Tuesday, November 23, 2010
The Death of My Innocence
I had just finished washing the dishes and making the beds in our house and was getting ready to do a book report for night school when my mother called me from work and told me to turn on the television. I sat there, in shock, as I watched reports stating that John Fitzgerald Kennedy, the 35th president of the United States, had been killed by an assassin's bullet while riding in a motorcade in Dallas, Texas.
There were actually some ignorant, bigoted, thumb-sucking, hate-mongering right-wingers who celebrated this tragedy. But they kept it low-key once they realized that their nation was in mourning. No matter what side of the aisle you supported, OUR commander-in-chief had become a target for, well., it is believed, a single nut job. There are still questions on that one. But it seemed that what sun there was in my sky went behind a big, dark cloud. I was already in deep depression and this sent me even further down that road.
JFK was the youngest president we have ever elected. He represented change, progress, tolerance and, most of all, HOPE, a commodity I had trouble holding on to. I never realized how much of my meager, personal store of optimism was held in this man's term of office. I had to wonder what kind of world this was that people could celebrate the violent death of a great leader, could take babies from the mothers who wanted them just because those mothers were not married and could label, as unworthy, so many people just because they were not White, Anglo-Saxon, Protestant MALES. For all the stories of mistresses, Marilyn Monroe and human failings, I still honor and respect the man.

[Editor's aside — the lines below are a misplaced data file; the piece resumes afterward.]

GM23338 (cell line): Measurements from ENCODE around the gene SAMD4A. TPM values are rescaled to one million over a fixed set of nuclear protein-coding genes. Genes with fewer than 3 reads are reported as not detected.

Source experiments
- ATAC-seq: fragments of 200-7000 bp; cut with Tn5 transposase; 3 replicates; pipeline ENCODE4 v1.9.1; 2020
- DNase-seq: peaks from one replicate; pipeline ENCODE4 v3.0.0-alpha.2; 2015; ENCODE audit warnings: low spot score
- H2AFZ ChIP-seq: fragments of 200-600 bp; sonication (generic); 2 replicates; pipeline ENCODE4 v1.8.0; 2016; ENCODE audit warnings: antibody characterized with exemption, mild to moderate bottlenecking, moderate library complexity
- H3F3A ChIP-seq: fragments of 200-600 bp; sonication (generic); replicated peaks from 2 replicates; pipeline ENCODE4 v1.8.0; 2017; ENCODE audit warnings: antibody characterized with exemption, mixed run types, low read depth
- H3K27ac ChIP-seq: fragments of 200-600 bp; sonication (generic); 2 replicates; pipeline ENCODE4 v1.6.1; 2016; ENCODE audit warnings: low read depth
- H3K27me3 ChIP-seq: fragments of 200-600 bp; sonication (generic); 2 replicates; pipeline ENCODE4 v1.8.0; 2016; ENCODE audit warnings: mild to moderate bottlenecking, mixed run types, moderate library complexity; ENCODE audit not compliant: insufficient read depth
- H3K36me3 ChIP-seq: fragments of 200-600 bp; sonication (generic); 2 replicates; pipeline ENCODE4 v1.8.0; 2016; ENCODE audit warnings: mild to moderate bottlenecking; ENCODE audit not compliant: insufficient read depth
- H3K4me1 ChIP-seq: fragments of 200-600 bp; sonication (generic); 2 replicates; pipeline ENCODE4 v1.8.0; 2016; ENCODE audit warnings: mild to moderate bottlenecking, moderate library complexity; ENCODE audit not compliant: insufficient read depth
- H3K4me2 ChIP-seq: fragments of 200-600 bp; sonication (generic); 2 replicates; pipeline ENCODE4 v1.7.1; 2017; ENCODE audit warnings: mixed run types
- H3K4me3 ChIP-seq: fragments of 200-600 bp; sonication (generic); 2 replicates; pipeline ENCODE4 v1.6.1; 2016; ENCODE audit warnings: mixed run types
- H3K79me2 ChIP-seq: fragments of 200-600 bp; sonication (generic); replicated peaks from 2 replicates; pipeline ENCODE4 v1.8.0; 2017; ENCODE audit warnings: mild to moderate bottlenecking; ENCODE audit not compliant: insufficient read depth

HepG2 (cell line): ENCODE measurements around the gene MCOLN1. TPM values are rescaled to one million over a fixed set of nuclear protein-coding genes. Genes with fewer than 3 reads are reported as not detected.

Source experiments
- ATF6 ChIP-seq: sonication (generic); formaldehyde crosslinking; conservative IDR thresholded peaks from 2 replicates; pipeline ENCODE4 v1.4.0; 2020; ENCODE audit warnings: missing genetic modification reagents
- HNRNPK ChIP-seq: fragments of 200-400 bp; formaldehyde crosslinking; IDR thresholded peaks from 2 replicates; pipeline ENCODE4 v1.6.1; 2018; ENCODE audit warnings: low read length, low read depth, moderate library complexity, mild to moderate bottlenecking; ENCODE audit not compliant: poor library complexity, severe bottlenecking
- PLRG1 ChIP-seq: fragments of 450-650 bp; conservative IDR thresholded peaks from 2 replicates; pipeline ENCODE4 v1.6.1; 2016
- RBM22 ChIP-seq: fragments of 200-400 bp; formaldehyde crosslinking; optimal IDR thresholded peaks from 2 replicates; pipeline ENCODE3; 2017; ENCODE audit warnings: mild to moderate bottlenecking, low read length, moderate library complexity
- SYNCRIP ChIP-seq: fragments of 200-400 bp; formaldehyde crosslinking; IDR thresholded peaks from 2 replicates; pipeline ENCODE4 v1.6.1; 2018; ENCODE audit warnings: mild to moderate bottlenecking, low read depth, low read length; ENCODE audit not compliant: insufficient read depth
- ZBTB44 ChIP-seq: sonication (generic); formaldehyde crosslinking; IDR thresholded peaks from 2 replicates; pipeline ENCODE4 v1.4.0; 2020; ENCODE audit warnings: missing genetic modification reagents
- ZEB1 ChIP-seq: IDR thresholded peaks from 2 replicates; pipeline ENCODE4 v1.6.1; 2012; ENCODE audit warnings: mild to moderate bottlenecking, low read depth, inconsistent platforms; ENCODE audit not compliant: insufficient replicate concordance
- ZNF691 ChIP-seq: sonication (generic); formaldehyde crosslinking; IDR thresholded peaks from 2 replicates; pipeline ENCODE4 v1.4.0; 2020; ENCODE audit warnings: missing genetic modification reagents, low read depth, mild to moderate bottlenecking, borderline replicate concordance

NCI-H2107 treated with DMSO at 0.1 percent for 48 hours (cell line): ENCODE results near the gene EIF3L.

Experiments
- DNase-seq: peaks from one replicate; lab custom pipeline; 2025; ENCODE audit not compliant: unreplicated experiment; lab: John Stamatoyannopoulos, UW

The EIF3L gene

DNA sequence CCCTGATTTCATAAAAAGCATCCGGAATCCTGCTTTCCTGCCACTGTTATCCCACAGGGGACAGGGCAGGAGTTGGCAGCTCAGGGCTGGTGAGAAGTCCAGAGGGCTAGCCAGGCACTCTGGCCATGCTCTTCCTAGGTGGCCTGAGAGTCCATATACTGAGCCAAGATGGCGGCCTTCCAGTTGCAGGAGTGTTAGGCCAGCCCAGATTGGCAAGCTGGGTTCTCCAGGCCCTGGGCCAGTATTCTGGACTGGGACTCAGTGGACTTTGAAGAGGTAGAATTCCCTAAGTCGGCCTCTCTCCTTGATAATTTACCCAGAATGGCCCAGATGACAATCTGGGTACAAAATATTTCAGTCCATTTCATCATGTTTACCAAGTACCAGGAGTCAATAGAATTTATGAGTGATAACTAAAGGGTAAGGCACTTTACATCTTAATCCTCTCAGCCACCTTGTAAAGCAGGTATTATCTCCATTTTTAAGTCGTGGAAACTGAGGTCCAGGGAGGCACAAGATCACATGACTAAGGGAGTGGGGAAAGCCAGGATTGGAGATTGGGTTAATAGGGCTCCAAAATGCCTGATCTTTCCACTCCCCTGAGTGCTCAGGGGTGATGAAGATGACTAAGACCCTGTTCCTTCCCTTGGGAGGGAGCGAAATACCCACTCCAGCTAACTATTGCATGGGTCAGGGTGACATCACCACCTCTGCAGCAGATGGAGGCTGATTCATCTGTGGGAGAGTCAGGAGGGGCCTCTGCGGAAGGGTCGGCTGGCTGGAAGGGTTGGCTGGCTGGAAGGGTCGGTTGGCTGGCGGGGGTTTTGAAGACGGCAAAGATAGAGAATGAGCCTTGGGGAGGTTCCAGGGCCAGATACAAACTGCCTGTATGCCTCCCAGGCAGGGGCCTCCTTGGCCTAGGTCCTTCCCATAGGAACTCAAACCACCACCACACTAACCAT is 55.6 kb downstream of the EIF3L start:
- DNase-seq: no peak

A few years later, I was in the break room at lunch and people were talking about the deaths of JFK and his brother, Robert F. Kennedy and the tragedies that had befallen that family. I remember one of my co-workers, known for wearing cross pendants of different gems and metals every day to work, saying that she had no sympathy for Rose Kennedy. After all, she opined, she was rich and could have whatever she wanted. The buried bits of me that could be offended struggled to the surface long enough for me to say, with gritted teeth, "You show me the amount of money that would compensate any mother for the loss of her children, F******. I don't think there is that much money on earth. Are you so jealous of her financial status that you can't identify with her as a mother?"
I don't know what the reaction was because I stormed out of the room and went out into the parking lot to get some air. A couple of the ladies came up to me later and told me that they were glad I had spoken to the issue. That was 1970. I was married with a 5-year-old daughter and expecting my youngest son. Even then, and even married, I was required to resign in my 5th month. It was unseemly for a woman with a large, fecund belly to be seen in the workplace. And THAT was right before the stigma of unwed motherhood began to lose its grip on our society.
I can think of all the milestones, personal and national, and the tragedies and triumphs of the past 47 years that have affected me. But, like everyone else, I most clearly remember all about that awful day in November, 1963. That was the day that a grieving, hopeless, soul-sick, childless mother watched her hope for her nation die, and be buried. That was the day I knew that love, honor and decency were in dreadfully short supply. I don't ever want to forget that day or the days of national anguish, shock and sadness that followed.
I just have to wonder what we have learned. After all, it's been 47 years.